It will be one of the most important parliamentary reports this term, and we will take time to study it deeply before we develop a response.

How we can improve

But I can already say – if we are spending $2 billion a year on employment programs, we owe it to the taxpayer to invest that $2 billion only in the most effective, the very best programs.

We do that through building an evidence base through testing and evaluation. My focus in the employment portfolio is on overseeing evaluations of labour market policies and programs to produce the most robust evidence. This aligns closely with the employment services guiding principle where we want reforms grounded in evidence, high quality evaluation and continuous learning and improvement.

Yes, we have evaluated every iteration of the employment services system since the Job Network. NESA has frequently been consulted.

But we weren’t using the best approach – randomised trials. When we test medicine, we have a control group who receives a placebo like a sugar pill, and a group that receives the intervention – the medicine. And we randomly allocate who receives what treatment.

This means we know for sure the medicine works.

That’s not the case with employment services, and you would be surprised how often randomised trials turn up a result you didn’t expect. Just last year, a series of randomised trials analysed ten different job training programs in the United States, and found that only one had a positive effect on earnings.

Successive Australian governments have applied methods other than randomised trials to evaluate employment services.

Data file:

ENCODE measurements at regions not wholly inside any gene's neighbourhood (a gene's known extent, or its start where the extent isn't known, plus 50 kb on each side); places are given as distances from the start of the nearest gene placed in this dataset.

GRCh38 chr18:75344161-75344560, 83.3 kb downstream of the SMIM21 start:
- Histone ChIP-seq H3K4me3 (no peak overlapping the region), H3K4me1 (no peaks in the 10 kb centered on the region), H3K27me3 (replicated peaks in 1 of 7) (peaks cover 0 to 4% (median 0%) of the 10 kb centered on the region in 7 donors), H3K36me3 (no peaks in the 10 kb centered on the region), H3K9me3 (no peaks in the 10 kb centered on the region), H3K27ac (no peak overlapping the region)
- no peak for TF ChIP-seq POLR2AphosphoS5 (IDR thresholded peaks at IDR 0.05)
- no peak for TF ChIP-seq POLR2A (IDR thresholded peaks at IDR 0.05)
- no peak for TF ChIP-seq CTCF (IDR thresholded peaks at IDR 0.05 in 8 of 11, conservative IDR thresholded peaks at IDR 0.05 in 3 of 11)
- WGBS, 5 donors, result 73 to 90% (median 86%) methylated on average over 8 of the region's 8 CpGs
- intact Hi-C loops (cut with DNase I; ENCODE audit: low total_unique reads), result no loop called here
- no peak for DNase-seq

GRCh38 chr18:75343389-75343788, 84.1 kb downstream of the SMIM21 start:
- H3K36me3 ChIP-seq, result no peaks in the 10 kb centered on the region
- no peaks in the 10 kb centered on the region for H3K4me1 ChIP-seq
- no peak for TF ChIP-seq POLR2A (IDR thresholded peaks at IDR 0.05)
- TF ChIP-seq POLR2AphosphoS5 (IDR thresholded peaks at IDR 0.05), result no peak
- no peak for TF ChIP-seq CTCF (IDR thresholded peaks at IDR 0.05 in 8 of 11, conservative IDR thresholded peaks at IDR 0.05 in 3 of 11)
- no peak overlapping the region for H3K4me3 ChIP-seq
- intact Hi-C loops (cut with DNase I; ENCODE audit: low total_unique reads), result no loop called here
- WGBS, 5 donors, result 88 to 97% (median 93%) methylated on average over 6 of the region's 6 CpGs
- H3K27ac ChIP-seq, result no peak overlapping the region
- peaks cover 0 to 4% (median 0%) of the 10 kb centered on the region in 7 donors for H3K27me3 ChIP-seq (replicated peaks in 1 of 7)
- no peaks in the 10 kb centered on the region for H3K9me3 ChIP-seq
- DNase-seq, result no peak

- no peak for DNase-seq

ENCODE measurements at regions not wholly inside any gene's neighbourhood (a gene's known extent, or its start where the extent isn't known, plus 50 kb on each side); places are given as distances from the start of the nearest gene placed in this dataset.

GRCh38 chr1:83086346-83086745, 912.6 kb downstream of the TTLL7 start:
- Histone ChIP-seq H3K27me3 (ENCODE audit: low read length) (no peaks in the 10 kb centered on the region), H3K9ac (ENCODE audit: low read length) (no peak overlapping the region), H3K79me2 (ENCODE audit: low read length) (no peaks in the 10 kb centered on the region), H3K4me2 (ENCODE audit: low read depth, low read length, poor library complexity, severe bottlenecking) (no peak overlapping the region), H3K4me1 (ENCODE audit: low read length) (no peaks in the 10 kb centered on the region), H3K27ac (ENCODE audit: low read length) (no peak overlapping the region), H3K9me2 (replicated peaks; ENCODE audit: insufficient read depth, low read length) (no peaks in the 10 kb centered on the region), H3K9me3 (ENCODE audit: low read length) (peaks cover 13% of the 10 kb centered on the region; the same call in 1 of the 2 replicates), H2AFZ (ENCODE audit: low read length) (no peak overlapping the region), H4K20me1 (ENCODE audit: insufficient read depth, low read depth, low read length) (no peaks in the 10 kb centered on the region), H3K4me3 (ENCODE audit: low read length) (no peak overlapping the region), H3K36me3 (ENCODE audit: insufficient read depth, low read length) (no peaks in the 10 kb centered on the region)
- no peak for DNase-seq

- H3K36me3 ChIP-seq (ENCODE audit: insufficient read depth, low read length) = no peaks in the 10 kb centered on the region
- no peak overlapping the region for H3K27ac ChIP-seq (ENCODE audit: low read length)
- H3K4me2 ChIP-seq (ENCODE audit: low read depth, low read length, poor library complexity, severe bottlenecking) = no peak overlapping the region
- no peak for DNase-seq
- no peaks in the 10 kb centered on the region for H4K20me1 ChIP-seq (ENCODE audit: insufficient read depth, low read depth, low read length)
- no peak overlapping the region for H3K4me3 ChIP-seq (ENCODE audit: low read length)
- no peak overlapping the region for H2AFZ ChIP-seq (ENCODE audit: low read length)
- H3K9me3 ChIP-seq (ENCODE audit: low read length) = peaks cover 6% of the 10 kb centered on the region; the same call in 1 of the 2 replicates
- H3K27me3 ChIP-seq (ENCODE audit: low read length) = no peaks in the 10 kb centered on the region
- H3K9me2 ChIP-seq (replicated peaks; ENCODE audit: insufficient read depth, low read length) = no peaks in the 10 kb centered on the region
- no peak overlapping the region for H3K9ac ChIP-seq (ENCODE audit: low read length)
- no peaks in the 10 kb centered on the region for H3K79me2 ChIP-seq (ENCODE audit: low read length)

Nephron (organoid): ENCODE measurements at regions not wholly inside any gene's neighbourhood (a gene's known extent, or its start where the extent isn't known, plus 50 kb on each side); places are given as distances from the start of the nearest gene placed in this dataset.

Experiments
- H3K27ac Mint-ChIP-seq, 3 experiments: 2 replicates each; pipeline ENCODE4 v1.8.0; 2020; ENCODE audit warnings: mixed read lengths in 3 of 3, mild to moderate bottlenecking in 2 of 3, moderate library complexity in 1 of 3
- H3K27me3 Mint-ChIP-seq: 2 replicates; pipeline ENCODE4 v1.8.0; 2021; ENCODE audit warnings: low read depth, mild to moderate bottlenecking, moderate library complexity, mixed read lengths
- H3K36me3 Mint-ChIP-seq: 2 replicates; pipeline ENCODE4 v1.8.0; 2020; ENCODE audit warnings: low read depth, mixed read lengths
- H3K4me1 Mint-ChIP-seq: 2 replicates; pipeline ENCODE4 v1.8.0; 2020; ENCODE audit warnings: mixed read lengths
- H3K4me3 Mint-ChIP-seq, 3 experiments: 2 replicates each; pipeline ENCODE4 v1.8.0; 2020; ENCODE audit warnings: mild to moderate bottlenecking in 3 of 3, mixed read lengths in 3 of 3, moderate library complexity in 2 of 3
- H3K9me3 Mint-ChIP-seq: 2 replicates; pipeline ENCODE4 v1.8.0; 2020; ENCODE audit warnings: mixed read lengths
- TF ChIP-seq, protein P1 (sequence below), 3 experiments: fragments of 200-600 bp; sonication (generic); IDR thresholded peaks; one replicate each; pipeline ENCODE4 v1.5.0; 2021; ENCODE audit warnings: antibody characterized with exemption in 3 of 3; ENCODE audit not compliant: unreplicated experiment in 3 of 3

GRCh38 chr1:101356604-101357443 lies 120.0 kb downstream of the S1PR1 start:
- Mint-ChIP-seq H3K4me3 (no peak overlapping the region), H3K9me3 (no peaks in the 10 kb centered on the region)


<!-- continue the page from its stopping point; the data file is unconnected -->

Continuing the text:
This Government is committed to building on the evidence from these current approaches with trials.

In this year’s Budget, the Australian Government established the Australian Centre for Evaluation, with a remit to conduct rigorous evaluations, and with a focus on randomised trials. The Department of Employment and Workplace Relations will be working closely with the Australian Centre for Evaluation to increase the use of high-quality impact evaluations in the future.

We need rigorous evidence, grounded in a strong ethical framework, for our employment programs.


Employment services are one of our nation’s biggest investments, and with a renewed focus on rigorous evaluation, we have the potential to do even better.

And we won’t be able to do carry out these trials without support from NESA and its members.

Thank you for supporting some of the most vulnerable people in Australia, and for your hard work in helping shape a more productive, more egalitarian nation.